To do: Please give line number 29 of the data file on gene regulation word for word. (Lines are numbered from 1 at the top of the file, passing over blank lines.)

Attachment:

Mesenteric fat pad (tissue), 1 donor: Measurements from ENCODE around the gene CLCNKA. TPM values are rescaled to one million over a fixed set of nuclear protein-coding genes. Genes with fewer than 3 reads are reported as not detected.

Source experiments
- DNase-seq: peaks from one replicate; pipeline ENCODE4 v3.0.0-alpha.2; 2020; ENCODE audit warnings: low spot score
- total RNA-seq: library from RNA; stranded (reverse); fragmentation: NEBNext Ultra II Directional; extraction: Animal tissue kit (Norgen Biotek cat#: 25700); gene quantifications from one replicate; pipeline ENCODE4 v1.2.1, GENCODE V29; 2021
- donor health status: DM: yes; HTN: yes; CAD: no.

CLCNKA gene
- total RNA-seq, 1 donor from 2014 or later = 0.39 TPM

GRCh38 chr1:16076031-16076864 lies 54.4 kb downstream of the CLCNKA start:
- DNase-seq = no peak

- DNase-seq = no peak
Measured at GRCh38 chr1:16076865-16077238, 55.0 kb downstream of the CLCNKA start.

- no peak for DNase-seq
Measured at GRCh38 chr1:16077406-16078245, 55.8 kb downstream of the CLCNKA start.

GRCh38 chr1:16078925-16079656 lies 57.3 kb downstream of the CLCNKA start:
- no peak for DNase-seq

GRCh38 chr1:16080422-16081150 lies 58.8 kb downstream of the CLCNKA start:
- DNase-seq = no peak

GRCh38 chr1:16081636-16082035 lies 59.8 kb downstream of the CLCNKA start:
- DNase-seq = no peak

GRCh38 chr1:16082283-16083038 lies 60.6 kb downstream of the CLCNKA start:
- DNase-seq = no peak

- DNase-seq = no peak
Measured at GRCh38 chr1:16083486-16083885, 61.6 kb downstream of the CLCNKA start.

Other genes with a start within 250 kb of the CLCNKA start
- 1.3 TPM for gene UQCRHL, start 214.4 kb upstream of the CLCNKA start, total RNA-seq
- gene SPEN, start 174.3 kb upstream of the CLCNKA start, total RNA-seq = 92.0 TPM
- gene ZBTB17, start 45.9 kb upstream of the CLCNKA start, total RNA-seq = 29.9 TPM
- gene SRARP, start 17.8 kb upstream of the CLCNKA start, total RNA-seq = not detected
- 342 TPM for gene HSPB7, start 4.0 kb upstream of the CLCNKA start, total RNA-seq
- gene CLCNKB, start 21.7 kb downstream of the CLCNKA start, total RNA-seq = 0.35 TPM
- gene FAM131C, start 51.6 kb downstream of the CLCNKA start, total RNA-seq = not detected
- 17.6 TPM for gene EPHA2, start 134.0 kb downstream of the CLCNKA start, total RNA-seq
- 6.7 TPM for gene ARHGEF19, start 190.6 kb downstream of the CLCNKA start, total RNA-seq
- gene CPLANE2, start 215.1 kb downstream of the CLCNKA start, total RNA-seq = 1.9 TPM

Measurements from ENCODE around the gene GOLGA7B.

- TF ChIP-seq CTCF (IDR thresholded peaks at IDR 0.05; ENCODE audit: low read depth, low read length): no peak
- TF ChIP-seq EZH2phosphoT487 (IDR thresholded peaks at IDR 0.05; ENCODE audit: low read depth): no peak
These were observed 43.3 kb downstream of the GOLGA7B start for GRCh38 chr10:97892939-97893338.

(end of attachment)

- 342 TPM for gene HSPB7, start 4.0 kb upstream of the CLCNKA start, total RNA-seq